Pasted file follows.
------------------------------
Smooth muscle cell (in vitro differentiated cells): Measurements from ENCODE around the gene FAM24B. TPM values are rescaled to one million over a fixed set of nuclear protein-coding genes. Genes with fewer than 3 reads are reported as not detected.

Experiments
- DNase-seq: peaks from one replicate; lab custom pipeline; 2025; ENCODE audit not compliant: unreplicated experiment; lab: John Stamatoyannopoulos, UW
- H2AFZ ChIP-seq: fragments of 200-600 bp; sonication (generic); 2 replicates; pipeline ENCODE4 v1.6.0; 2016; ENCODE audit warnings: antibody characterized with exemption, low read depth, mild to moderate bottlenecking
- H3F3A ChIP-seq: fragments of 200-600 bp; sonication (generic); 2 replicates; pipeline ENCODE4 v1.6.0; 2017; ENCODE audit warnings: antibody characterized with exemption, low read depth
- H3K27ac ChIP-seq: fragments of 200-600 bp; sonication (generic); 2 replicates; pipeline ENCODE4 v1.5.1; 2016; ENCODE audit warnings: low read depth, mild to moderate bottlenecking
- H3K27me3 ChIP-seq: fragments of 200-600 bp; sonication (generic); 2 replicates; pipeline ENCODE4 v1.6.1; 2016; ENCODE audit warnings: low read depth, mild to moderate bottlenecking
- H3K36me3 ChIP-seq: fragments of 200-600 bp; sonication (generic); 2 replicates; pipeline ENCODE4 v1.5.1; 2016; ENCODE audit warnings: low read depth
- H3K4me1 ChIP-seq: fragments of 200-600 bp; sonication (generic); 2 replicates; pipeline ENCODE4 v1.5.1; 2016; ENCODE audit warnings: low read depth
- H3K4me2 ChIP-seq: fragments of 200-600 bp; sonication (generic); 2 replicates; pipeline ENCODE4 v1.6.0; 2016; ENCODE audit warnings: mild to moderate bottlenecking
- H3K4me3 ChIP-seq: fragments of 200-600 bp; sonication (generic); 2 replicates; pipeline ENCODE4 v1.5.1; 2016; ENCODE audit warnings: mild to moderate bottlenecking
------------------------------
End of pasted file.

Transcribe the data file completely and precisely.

Smooth muscle cell (in vitro differentiated cells): Measurements from ENCODE around the gene FAM24B. TPM values are rescaled to one million over a fixed set of nuclear protein-coding genes. Genes with fewer than 3 reads are reported as not detected.

Experiments
- DNase-seq: peaks from one replicate; lab custom pipeline; 2025; ENCODE audit not compliant: unreplicated experiment; lab: John Stamatoyannopoulos, UW
- H2AFZ ChIP-seq: fragments of 200-600 bp; sonication (generic); 2 replicates; pipeline ENCODE4 v1.6.0; 2016; ENCODE audit warnings: antibody characterized with exemption, low read depth, mild to moderate bottlenecking
- H3F3A ChIP-seq: fragments of 200-600 bp; sonication (generic); 2 replicates; pipeline ENCODE4 v1.6.0; 2017; ENCODE audit warnings: antibody characterized with exemption, low read depth
- H3K27ac ChIP-seq: fragments of 200-600 bp; sonication (generic); 2 replicates; pipeline ENCODE4 v1.5.1; 2016; ENCODE audit warnings: low read depth, mild to moderate bottlenecking
- H3K27me3 ChIP-seq: fragments of 200-600 bp; sonication (generic); 2 replicates; pipeline ENCODE4 v1.6.1; 2016; ENCODE audit warnings: low read depth, mild to moderate bottlenecking
- H3K36me3 ChIP-seq: fragments of 200-600 bp; sonication (generic); 2 replicates; pipeline ENCODE4 v1.5.1; 2016; ENCODE audit warnings: low read depth
- H3K4me1 ChIP-seq: fragments of 200-600 bp; sonication (generic); 2 replicates; pipeline ENCODE4 v1.5.1; 2016; ENCODE audit warnings: low read depth
- H3K4me2 ChIP-seq: fragments of 200-600 bp; sonication (generic); 2 replicates; pipeline ENCODE4 v1.6.0; 2016; ENCODE audit warnings: mild to moderate bottlenecking
- H3K4me3 ChIP-seq: fragments of 200-600 bp; sonication (generic); 2 replicates; pipeline ENCODE4 v1.5.1; 2016; ENCODE audit warnings: mild to moderate bottlenecking